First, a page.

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Archive for August, 2009

Not an aviation-related note, but given that many of my readers are also plugged into the travel industry, here’s an interesting diablogue between Bryan Caplan and Tyler Cowen.

Bryan:

When Americans visit Europe, they see a lot to like: Charming boulevards, delicious food, and historic cities that feel safe.  When Europeans visit the U.S., it’s not so pretty: While major American cities are impressive, their inhabitants can be more than a little scary even after the sharp decline in crime rates.  From an American or European tourist’s point of view, Europe seems not just more aesthetic than the U.S., but more hospitable.

He argues that American tourists see the quaintest and nicest parts of Europe, while most Europeans live in less appealing suburbs, and those who live in the attractive urban centers cannot afford to enjoy it much. Meanwhile, European tourists see some of America’s grungiest places (“NYC and SF are basically uglier, scarier versions of the premiere European cities”) but avoid the attractive suburbs where most Americans (happily) live.

“Europe is a better place for most people to visit,” he concludes. “But America is a better place for most people to live.”

Tyler, with a dig at modernist architecture:

Bryan gives some good reasons why America is better for 37-year-olds with young children, namely lots of living space and easy shopping.  But I view much of Western Europe as better for the elderly, if only because it requires less driving and they are more likely to live close to their children and perhaps also they receive more respect.  Western Europe is probably better for children too, for reasons related to safety and health care”

My alternative view is that Americans rate European life so highly (in part) because the buildings from previous eras are so striking and attractive.  If all of the U.S. looked like U.S. postwar construction, the country would still impress more or less as it does.  If all of Europe looked like its postwar construction, Americans would be less likely to admire European policies and political institutions.  Yes I know about Lille, and contemporary Spanish architecture, but in reality most Americans would think of Europe as some kind of dump.

What do you think?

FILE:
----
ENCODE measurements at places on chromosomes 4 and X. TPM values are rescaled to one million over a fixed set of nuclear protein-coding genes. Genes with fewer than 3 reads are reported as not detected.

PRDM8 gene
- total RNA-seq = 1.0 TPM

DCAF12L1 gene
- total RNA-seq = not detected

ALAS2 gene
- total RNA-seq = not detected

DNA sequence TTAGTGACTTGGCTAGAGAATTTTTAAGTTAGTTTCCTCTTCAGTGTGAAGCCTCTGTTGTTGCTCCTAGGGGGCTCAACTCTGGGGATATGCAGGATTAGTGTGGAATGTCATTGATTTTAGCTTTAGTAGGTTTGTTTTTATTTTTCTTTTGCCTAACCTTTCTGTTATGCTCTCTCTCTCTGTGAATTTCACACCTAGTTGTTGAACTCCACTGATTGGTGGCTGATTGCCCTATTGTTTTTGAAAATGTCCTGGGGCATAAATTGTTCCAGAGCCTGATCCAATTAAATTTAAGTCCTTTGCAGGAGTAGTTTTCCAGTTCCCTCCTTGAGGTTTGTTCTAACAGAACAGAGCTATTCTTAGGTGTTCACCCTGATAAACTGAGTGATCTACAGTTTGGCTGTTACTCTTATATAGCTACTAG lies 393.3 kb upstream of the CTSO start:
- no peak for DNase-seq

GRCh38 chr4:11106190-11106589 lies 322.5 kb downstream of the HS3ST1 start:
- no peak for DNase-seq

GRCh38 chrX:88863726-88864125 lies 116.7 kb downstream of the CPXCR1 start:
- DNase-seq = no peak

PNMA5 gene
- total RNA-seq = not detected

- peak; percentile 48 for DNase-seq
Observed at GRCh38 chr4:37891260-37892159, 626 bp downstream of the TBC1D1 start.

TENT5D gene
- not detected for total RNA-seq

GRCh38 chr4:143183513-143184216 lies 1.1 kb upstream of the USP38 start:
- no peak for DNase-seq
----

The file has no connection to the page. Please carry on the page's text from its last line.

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Boo to Hot Air, which posted this headline: “Good news: Feds pulling workers away from FAA to staff exploding Cash for Clunkers bureaucracy” (I found it via Volokh.) The Hot Air post plays up the possibility that thin-on-the-ground air traffic controllers are being taken from towers to process paperwork. The article cited, from the Washington Times, however, makes it clear that this is not the case:

But Ms. Zuckman said that only support personnel, such as in finance and operations, were asked to work on the clunkers program.

“Nobody is being ordered to do anything; we weren’t asking air traffic controllers to leave their posts. We’re using budget and accounting people primarily,” she said.

“It was made clear that no core mission activities of the FAA are to be affected by this effort, especially as they could relate to air traffic operations.”

A union spokeswoman confirmed the account Friday.

“Air traffic controllers are not being asked to do this,” said Alex Caldwell, a spokeswoman for the National Air Traffic Controllers Association.

Basically, the actual story doesn’t live up to Hot Air’s scare headline. You don’t have to think that Cash for Clunkers was a good idea (I don’t) to think it’s a bad idea for federal support personnel to spend a few days helping to clear a backlog that shouldn’t have existed in the first place.

Unless something develops in this story, there’s nothing to see here.

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  • Patrick Smith has some thoughts on the Airline Safety and Pilot Training Improvement Act of 2009. He finds good, unnecessary, and controversial in the bill. [Salon]
  • The FAA and NATCA have a newly mediated contract; it now goes to the controllers for ratification. [FAA, NATCA]
  • Richard Branson will be testifying before a House panel on September 16. Looks like a good show. [Aviation Week]
  • Burt Rutan, climatologist? [Aero-News.Net]

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